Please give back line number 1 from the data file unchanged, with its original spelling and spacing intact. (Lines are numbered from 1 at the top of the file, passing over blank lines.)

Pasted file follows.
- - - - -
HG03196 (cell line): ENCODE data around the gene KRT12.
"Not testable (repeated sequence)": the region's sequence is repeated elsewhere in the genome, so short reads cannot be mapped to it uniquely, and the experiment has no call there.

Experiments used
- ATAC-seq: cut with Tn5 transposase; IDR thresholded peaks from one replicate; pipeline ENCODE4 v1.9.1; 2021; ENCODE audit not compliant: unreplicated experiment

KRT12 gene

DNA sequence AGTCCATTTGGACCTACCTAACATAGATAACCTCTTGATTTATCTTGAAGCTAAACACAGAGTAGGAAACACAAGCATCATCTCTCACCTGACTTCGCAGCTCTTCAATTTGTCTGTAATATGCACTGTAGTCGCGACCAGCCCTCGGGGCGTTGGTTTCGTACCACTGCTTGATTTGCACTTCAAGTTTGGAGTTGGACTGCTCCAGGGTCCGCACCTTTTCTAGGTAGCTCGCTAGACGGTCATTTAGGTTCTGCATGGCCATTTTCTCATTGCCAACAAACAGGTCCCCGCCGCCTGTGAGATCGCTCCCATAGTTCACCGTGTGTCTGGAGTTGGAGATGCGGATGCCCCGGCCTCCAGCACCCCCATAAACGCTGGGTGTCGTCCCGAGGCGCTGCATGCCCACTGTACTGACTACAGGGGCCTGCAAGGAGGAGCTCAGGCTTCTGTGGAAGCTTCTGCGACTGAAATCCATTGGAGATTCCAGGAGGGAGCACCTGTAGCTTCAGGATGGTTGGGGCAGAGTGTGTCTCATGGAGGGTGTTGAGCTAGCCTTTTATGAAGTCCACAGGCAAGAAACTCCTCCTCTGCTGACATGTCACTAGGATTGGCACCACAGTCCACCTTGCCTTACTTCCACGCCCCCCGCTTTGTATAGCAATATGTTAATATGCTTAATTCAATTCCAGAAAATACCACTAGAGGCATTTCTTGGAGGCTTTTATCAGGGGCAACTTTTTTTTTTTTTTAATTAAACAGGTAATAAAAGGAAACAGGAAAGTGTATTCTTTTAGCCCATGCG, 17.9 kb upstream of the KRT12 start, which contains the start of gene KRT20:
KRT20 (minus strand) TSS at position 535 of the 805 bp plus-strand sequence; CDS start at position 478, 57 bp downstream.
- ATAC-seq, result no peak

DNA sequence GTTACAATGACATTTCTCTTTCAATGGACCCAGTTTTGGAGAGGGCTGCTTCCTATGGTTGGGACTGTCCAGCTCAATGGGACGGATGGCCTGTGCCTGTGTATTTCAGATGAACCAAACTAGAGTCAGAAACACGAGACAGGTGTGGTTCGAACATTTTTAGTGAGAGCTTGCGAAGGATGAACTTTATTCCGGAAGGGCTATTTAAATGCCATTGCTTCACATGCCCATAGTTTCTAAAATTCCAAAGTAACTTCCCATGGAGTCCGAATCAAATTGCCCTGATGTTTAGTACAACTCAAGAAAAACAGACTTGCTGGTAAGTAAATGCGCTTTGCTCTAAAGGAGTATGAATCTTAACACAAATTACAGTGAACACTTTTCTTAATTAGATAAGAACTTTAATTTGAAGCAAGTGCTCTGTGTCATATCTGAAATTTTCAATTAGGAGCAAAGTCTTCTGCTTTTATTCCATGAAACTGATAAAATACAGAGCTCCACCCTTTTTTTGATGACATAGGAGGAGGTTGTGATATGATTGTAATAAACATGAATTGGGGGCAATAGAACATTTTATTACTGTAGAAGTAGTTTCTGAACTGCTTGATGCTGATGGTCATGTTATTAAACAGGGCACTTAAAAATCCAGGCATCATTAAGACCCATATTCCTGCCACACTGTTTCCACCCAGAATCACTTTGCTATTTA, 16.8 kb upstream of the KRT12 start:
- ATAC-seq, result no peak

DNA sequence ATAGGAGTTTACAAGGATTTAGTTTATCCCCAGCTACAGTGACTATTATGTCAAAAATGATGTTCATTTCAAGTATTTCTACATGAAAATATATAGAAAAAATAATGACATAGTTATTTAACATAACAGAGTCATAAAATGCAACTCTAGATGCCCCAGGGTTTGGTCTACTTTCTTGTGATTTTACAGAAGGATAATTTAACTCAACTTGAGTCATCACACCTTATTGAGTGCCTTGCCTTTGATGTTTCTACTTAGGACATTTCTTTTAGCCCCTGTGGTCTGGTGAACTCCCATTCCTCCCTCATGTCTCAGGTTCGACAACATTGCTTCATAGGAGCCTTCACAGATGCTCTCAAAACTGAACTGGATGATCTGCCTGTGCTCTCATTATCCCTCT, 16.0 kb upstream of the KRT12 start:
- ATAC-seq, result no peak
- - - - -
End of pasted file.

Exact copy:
HG03196 (cell line): ENCODE data around the gene KRT12.